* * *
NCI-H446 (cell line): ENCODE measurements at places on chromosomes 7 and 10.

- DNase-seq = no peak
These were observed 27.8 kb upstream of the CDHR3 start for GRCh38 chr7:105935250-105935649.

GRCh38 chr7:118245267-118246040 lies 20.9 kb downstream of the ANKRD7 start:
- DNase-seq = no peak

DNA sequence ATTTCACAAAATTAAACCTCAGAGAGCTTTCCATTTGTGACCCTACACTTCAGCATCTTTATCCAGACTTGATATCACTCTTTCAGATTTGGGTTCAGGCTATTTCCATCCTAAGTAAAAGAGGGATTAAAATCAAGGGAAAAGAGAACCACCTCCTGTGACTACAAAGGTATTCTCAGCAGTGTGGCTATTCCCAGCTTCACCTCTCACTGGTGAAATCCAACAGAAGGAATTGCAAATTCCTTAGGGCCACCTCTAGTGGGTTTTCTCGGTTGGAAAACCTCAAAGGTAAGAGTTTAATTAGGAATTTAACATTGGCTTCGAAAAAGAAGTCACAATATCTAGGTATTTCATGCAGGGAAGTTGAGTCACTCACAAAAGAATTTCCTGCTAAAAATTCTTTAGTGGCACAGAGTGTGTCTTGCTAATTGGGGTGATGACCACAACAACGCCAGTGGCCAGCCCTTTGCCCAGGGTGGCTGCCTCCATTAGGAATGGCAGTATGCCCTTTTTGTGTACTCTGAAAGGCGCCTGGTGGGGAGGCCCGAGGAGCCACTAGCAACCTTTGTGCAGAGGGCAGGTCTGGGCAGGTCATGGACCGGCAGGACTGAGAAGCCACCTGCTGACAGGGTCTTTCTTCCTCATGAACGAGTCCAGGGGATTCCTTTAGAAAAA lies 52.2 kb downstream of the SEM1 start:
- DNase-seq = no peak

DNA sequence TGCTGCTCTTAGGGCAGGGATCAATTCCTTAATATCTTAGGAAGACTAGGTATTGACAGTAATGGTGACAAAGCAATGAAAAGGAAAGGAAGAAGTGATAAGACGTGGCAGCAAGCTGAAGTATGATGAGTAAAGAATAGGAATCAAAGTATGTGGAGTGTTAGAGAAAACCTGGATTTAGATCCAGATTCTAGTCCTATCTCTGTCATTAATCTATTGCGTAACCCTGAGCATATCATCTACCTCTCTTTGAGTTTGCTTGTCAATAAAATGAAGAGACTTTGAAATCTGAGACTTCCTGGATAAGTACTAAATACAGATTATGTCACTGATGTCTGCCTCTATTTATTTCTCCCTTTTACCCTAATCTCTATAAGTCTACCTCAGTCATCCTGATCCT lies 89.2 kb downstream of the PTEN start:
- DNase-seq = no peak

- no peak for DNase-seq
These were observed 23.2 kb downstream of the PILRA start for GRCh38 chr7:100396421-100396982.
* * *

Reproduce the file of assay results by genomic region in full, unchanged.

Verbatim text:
NCI-H446 (cell line): ENCODE measurements at places on chromosomes 7 and 10.

- DNase-seq = no peak
These were observed 27.8 kb upstream of the CDHR3 start for GRCh38 chr7:105935250-105935649.

GRCh38 chr7:118245267-118246040 lies 20.9 kb downstream of the ANKRD7 start:
- DNase-seq = no peak

DNA sequence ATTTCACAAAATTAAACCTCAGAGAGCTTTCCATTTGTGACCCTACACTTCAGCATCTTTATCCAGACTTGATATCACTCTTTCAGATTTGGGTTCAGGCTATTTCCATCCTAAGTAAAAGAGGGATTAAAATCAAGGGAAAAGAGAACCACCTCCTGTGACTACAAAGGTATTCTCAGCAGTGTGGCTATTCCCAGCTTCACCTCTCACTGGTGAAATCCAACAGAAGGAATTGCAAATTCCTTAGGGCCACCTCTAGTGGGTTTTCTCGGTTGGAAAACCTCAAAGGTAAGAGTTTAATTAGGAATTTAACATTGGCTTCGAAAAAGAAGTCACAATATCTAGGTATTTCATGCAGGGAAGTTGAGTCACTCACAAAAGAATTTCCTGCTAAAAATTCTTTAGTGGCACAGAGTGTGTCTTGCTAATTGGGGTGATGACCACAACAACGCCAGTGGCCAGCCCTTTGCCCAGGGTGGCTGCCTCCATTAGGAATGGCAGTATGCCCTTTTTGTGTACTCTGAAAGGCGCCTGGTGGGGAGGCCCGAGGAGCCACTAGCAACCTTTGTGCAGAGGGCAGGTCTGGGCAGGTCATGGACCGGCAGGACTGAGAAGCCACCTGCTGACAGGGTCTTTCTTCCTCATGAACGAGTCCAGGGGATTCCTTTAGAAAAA lies 52.2 kb downstream of the SEM1 start:
- DNase-seq = no peak

DNA sequence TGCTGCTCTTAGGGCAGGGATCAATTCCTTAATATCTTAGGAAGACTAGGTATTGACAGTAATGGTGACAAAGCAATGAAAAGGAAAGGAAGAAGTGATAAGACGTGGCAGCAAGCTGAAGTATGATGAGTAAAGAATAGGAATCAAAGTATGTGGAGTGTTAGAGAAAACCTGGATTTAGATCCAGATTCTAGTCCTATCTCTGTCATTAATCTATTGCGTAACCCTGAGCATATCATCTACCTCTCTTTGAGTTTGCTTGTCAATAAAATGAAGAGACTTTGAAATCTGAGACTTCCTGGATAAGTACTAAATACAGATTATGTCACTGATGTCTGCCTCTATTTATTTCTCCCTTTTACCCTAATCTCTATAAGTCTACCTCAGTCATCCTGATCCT lies 89.2 kb downstream of the PTEN start:
- DNase-seq = no peak

- no peak for DNase-seq
These were observed 23.2 kb downstream of the PILRA start for GRCh38 chr7:100396421-100396982.